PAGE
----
Buyer’s Guide: Choosing Your Next Stem

Buyer’s Guide: Choosing Your Next Stem

Although often neglected, BMX Stems are a powerful tool for adjusting the rider area on your race machine. Their primary purpose is to hold the bars in place, however, stems can also serve help produce proper bike fitment. They come in a variety of shapes and sizes allowing you to fine turn your handlebar height and reach setting.

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When shopping for your next stem you may find yourself overwhelmed with options. Or you might be the type who defaults to the same size you’ve ran for years without any consideration of switching. Regardless of where you stand, this article is aimed to help you better understand the differences between stems, and showcase how different sizes could help increase your comfort and control on the bike.

Often times, the variations between stems is just a few millimeters, but these small difference really add up!

There are two common stem types you need to know about

Top Load Stem 

Top Load stems feature a clamping area that sits above the stem’s base. As a result, Top Loads hold the bars above the stem, using the material underneath for support. These are arguably the most common stem and tend to be the industry standard. 

Top Loads are considered the strongest style of stem. Thanks to the placement of the clamping area, the stem’s body underneath is responsible for most of the supportive work during hard impacts. This means little to no pressure is placed on the bolts, allowing the bolts to perform the sole purpose of retaining a tight grip on the bar.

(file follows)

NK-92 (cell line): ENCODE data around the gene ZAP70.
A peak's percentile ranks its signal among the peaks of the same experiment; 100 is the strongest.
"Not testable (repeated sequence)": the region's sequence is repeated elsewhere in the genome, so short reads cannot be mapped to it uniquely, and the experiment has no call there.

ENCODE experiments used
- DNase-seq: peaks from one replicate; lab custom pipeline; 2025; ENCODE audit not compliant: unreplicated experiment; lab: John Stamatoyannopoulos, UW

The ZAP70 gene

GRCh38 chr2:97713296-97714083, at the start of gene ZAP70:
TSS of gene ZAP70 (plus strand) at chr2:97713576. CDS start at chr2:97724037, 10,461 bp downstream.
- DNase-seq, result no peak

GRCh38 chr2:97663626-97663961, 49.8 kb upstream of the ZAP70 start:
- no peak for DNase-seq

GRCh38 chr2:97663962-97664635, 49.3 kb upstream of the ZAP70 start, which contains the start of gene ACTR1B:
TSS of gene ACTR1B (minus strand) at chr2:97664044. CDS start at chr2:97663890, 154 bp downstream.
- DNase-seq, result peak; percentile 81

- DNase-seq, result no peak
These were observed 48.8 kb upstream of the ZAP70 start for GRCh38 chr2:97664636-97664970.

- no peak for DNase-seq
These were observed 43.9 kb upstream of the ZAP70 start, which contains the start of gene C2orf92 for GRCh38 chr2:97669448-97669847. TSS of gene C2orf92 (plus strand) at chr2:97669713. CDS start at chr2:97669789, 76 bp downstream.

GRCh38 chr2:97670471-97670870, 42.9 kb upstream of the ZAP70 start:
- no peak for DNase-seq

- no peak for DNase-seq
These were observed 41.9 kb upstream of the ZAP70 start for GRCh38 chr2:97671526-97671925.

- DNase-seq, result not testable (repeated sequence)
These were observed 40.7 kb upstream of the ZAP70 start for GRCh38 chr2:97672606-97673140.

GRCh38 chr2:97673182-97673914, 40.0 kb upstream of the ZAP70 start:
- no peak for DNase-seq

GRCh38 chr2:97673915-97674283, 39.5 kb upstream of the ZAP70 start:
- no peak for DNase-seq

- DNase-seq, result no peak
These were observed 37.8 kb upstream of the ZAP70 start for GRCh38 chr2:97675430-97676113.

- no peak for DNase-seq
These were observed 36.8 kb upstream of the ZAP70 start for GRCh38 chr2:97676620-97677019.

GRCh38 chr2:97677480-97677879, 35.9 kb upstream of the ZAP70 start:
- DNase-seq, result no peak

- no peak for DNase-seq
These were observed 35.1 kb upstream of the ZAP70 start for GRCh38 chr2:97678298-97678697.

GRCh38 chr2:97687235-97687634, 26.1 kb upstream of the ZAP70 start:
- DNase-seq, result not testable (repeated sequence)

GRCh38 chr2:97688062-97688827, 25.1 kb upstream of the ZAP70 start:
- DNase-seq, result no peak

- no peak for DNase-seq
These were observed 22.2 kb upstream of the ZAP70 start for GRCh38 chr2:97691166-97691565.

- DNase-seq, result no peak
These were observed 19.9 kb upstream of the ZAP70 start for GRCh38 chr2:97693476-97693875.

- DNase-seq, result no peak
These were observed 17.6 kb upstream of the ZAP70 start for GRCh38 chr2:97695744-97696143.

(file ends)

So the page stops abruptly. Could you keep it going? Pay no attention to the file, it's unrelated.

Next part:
There will be some slight variations between brands, but for the most part, Top Load stems raise the bars 15mm (.59 inches). Top Loads make the overall handlebar height and cockpit taller. An 8inch rise handlebar, paired with a top load stem is closer to 8.5 inches of rise. Since the handlebars sit on top of the stem, the actual rise of the handlebar is increased. Keep this in mind whenever shopping for your next handlebar. 

Front Load Stem

Unlike Top Load stems where the bar sit onto of the stem, Front Loads stems feature a clamping area at the front of the stem.  

Front Loads hold the handlebars in front of the stem and slightly below the stem. Because of this, Front loads decrease the final rise of your handlebars by about 15mm (.59 inches). Again, there may be slight variations between brands, but 15mm is the typical spec for most front loads. 

An 8 inch handlebar, clamped to a front load is closer to a 7.5 inch rise.

Racers have have started to adopt the idea of lower handlebar settings as it produces a more aggressive riding style. A lower front end keeps your center of gravity lower and pushes your weight further to the front, thus increasing front wheel traction whenever cornering. These are a few of the many reasons Front loads are beginning to regain popularity in today’s racing environment. 

However, Front loads are considered to be marginally weaker than Top loads because more stressed is placed on the bolts during hard impact. In all my years of racing, I have never seen one fail. And I currently run a front load stem myself. But to remain completely transparent and accurate, Front loads are technically weaker. But only slightly!


Aside from Top load vs. Front load, you also need to decide on a reach setting for the stem. The reach is the total length of the stem, or rather, how far away the handlebars are from the steertube. The higher the number, the further away the handlebars are from the steertube. You can think of Reach similar to TopTube length on frame. If the front end feels too close, grab a longer stem.